• Attach a career change cover letter. To land the job, you want to write a convincing cover letter to back up your career change resume. As such, use your cover letter to explain what drives you to make a career change and how your skills and experience are relevant to the position.

Here’s an example of an effective career change resume:

career change resume

If you want your resume to look as impressive as the career change resume example above, try our free resume templates!

#7. Develop the Right Mindset

Making a career change can take a lot of time and effort. Naturally, some people may lose the enthusiasm and motivation needed for a successful career change.

After all, if you’re just starting out in a new field, you may find it difficult to compete with other candidates. For example, it may take you longer to land a job if you’re competing against seasoned professionals. 

Not to mention, it’s very likely that initially, you’ll be earning less than in your previous position because of a lack of experience.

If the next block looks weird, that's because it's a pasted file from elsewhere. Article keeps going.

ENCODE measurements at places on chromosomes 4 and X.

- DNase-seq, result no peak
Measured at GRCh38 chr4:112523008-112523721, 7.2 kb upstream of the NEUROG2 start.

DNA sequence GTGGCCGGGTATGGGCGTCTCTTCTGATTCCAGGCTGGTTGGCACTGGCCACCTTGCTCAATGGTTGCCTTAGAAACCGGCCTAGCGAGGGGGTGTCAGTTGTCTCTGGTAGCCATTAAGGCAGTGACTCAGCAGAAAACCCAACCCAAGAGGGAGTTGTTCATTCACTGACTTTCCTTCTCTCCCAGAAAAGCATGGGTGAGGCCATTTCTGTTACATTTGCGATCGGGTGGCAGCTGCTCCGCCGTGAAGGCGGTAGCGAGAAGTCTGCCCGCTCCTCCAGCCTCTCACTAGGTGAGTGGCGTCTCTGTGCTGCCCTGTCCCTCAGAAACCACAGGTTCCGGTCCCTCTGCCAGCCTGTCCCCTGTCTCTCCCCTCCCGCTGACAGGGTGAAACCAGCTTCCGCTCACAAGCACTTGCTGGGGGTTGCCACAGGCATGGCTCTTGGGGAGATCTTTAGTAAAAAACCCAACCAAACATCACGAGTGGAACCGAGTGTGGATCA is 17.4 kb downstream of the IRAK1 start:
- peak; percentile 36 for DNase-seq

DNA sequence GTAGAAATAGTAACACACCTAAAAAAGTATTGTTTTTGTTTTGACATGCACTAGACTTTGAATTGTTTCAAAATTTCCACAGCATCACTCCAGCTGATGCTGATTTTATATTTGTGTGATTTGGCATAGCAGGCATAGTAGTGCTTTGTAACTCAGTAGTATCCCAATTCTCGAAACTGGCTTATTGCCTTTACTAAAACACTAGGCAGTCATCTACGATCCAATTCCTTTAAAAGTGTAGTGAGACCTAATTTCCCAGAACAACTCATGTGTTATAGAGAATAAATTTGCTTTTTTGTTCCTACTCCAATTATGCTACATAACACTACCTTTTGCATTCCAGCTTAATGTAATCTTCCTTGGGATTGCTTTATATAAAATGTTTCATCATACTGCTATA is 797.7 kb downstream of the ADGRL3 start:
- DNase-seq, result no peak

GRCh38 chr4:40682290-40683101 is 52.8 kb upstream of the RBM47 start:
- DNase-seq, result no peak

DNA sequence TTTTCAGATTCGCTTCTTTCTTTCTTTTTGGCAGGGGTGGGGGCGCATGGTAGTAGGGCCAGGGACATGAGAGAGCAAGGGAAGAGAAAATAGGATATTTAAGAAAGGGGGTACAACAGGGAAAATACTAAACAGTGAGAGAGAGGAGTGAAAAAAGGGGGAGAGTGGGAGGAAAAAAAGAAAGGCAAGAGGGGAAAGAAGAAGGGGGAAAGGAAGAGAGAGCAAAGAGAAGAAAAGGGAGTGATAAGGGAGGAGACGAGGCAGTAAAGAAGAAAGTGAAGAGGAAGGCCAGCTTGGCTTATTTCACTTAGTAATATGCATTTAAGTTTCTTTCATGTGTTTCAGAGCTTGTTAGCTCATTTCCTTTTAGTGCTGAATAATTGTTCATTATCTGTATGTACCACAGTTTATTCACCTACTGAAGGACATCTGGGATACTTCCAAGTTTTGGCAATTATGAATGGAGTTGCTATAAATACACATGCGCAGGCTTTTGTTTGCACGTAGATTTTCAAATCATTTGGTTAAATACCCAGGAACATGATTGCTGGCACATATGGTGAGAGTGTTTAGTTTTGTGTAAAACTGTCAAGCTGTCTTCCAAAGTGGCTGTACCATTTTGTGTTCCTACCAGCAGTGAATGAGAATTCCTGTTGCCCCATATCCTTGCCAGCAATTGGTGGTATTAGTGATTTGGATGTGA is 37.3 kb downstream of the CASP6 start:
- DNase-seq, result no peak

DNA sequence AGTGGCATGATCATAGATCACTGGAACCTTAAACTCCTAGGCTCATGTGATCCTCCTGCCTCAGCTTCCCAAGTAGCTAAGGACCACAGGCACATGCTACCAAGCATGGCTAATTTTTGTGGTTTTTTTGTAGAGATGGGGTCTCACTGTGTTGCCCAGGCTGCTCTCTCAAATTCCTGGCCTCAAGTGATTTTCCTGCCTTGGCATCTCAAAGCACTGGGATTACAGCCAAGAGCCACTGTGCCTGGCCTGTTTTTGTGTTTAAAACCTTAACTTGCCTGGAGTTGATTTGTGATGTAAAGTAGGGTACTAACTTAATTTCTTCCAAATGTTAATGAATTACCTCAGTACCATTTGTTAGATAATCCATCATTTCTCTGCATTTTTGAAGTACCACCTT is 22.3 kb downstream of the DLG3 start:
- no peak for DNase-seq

So, to avoid disappointment and demotivation, it’s important to set realistic expectations and reassess your priorities. 

For instance, if you’re offered a lower salary than you expected, you may want to prioritize work-life balance, self-improvement, or job satisfaction for the time being.

If, on the other hand, your career change takes longer than you’d like, remember to track your progress and celebrate your career change milestones (no matter how small they may seem!) to keep you motivated until you land your dream job.

Why Do People Change Careers? 5 Career Change Statistics 

From a low salary to wanting to start a business, people change careers for various reasons.

Here are 5 recent career change statistics on the most common reasons for making a career change:

  • In 2021, the primary reason for changing careers was an improved work-life balance, driving 27% of people to make a career change. Source: Prudential
  • The second most common drives to making a career change in 2021 were a higher salary (26%) and a wish to try something new (26%). Source: Prudential